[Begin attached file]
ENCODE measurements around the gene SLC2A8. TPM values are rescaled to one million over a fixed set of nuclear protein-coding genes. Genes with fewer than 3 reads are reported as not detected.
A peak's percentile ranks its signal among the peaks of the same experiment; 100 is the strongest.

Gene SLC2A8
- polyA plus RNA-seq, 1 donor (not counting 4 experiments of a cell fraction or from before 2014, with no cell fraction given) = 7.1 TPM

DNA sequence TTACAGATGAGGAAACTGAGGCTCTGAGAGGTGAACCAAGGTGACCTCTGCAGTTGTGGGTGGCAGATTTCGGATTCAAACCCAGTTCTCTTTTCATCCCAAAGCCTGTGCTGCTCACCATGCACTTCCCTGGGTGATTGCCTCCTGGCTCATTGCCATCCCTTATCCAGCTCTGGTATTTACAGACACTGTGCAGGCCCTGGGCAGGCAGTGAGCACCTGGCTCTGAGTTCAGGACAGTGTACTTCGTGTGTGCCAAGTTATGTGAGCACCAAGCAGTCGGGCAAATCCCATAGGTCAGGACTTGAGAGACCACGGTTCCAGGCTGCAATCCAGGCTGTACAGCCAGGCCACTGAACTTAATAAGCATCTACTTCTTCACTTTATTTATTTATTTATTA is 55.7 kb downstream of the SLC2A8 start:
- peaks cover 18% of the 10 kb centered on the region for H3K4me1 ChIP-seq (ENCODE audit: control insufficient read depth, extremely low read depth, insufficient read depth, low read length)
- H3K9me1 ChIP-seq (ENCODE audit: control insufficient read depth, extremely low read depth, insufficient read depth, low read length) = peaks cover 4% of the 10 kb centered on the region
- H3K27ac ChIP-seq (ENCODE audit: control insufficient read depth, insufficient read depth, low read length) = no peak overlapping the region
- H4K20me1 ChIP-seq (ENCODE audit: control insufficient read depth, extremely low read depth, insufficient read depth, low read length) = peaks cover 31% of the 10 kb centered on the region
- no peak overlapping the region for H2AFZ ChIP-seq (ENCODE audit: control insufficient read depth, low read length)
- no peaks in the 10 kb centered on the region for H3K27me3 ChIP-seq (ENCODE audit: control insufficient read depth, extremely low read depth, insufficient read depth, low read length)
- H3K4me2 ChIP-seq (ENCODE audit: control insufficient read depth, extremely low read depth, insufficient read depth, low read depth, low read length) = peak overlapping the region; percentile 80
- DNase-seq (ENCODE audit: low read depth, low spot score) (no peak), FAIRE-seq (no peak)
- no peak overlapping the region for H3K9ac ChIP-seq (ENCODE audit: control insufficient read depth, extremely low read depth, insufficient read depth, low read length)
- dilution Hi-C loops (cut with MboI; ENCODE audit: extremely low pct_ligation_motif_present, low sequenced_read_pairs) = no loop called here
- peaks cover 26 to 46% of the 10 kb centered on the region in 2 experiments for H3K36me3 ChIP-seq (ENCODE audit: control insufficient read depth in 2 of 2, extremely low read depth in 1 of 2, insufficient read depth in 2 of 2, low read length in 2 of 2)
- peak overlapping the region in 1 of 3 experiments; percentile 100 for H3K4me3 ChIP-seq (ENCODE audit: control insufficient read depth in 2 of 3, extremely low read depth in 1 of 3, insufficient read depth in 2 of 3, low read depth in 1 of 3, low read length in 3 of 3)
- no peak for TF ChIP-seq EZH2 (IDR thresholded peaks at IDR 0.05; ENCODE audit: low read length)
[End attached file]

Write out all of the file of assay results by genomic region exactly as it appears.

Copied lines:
ENCODE measurements around the gene SLC2A8. TPM values are rescaled to one million over a fixed set of nuclear protein-coding genes. Genes with fewer than 3 reads are reported as not detected.
A peak's percentile ranks its signal among the peaks of the same experiment; 100 is the strongest.

Gene SLC2A8
- polyA plus RNA-seq, 1 donor (not counting 4 experiments of a cell fraction or from before 2014, with no cell fraction given) = 7.1 TPM

DNA sequence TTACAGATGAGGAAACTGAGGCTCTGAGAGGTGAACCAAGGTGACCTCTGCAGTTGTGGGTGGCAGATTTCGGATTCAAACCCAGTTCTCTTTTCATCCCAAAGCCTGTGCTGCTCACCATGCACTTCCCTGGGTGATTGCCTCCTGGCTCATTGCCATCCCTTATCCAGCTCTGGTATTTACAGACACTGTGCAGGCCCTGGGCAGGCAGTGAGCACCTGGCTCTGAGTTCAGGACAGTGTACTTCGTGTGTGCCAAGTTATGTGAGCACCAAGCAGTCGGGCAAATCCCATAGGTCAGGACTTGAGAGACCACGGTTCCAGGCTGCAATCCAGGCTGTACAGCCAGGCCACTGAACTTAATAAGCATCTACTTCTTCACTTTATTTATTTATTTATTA is 55.7 kb downstream of the SLC2A8 start:
- peaks cover 18% of the 10 kb centered on the region for H3K4me1 ChIP-seq (ENCODE audit: control insufficient read depth, extremely low read depth, insufficient read depth, low read length)
- H3K9me1 ChIP-seq (ENCODE audit: control insufficient read depth, extremely low read depth, insufficient read depth, low read length) = peaks cover 4% of the 10 kb centered on the region
- H3K27ac ChIP-seq (ENCODE audit: control insufficient read depth, insufficient read depth, low read length) = no peak overlapping the region
- H4K20me1 ChIP-seq (ENCODE audit: control insufficient read depth, extremely low read depth, insufficient read depth, low read length) = peaks cover 31% of the 10 kb centered on the region
- no peak overlapping the region for H2AFZ ChIP-seq (ENCODE audit: control insufficient read depth, low read length)
- no peaks in the 10 kb centered on the region for H3K27me3 ChIP-seq (ENCODE audit: control insufficient read depth, extremely low read depth, insufficient read depth, low read length)
- H3K4me2 ChIP-seq (ENCODE audit: control insufficient read depth, extremely low read depth, insufficient read depth, low read depth, low read length) = peak overlapping the region; percentile 80
- DNase-seq (ENCODE audit: low read depth, low spot score) (no peak), FAIRE-seq (no peak)
- no peak overlapping the region for H3K9ac ChIP-seq (ENCODE audit: control insufficient read depth, extremely low read depth, insufficient read depth, low read length)
- dilution Hi-C loops (cut with MboI; ENCODE audit: extremely low pct_ligation_motif_present, low sequenced_read_pairs) = no loop called here
- peaks cover 26 to 46% of the 10 kb centered on the region in 2 experiments for H3K36me3 ChIP-seq (ENCODE audit: control insufficient read depth in 2 of 2, extremely low read depth in 1 of 2, insufficient read depth in 2 of 2, low read length in 2 of 2)
- peak overlapping the region in 1 of 3 experiments; percentile 100 for H3K4me3 ChIP-seq (ENCODE audit: control insufficient read depth in 2 of 3, extremely low read depth in 1 of 3, insufficient read depth in 2 of 3, low read depth in 1 of 3, low read length in 3 of 3)
- no peak for TF ChIP-seq EZH2 (IDR thresholded peaks at IDR 0.05; ENCODE audit: low read length)